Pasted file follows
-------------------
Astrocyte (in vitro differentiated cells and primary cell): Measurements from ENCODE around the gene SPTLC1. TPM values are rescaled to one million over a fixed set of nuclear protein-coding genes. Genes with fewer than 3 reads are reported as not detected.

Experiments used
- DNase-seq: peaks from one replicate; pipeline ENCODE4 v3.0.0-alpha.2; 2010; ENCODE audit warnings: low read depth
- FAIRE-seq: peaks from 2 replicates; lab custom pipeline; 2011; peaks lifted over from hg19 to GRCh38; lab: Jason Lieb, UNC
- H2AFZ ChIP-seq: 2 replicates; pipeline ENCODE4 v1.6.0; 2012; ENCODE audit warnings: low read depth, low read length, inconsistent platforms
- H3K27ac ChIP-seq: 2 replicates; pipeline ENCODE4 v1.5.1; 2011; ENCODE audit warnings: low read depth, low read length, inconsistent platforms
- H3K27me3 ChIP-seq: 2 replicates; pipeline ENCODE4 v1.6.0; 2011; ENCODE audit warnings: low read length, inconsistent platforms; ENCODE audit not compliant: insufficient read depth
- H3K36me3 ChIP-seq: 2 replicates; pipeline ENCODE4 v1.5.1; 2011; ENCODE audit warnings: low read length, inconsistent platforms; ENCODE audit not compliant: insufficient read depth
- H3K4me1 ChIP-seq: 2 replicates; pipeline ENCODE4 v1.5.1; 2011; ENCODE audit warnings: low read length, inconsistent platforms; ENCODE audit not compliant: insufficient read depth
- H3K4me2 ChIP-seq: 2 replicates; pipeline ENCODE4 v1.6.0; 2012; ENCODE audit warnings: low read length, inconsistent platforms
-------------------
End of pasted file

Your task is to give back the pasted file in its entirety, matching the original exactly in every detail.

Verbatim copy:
Astrocyte (in vitro differentiated cells and primary cell): Measurements from ENCODE around the gene SPTLC1. TPM values are rescaled to one million over a fixed set of nuclear protein-coding genes. Genes with fewer than 3 reads are reported as not detected.

Experiments used
- DNase-seq: peaks from one replicate; pipeline ENCODE4 v3.0.0-alpha.2; 2010; ENCODE audit warnings: low read depth
- FAIRE-seq: peaks from 2 replicates; lab custom pipeline; 2011; peaks lifted over from hg19 to GRCh38; lab: Jason Lieb, UNC
- H2AFZ ChIP-seq: 2 replicates; pipeline ENCODE4 v1.6.0; 2012; ENCODE audit warnings: low read depth, low read length, inconsistent platforms
- H3K27ac ChIP-seq: 2 replicates; pipeline ENCODE4 v1.5.1; 2011; ENCODE audit warnings: low read depth, low read length, inconsistent platforms
- H3K27me3 ChIP-seq: 2 replicates; pipeline ENCODE4 v1.6.0; 2011; ENCODE audit warnings: low read length, inconsistent platforms; ENCODE audit not compliant: insufficient read depth
- H3K36me3 ChIP-seq: 2 replicates; pipeline ENCODE4 v1.5.1; 2011; ENCODE audit warnings: low read length, inconsistent platforms; ENCODE audit not compliant: insufficient read depth
- H3K4me1 ChIP-seq: 2 replicates; pipeline ENCODE4 v1.5.1; 2011; ENCODE audit warnings: low read length, inconsistent platforms; ENCODE audit not compliant: insufficient read depth
- H3K4me2 ChIP-seq: 2 replicates; pipeline ENCODE4 v1.6.0; 2012; ENCODE audit warnings: low read length, inconsistent platforms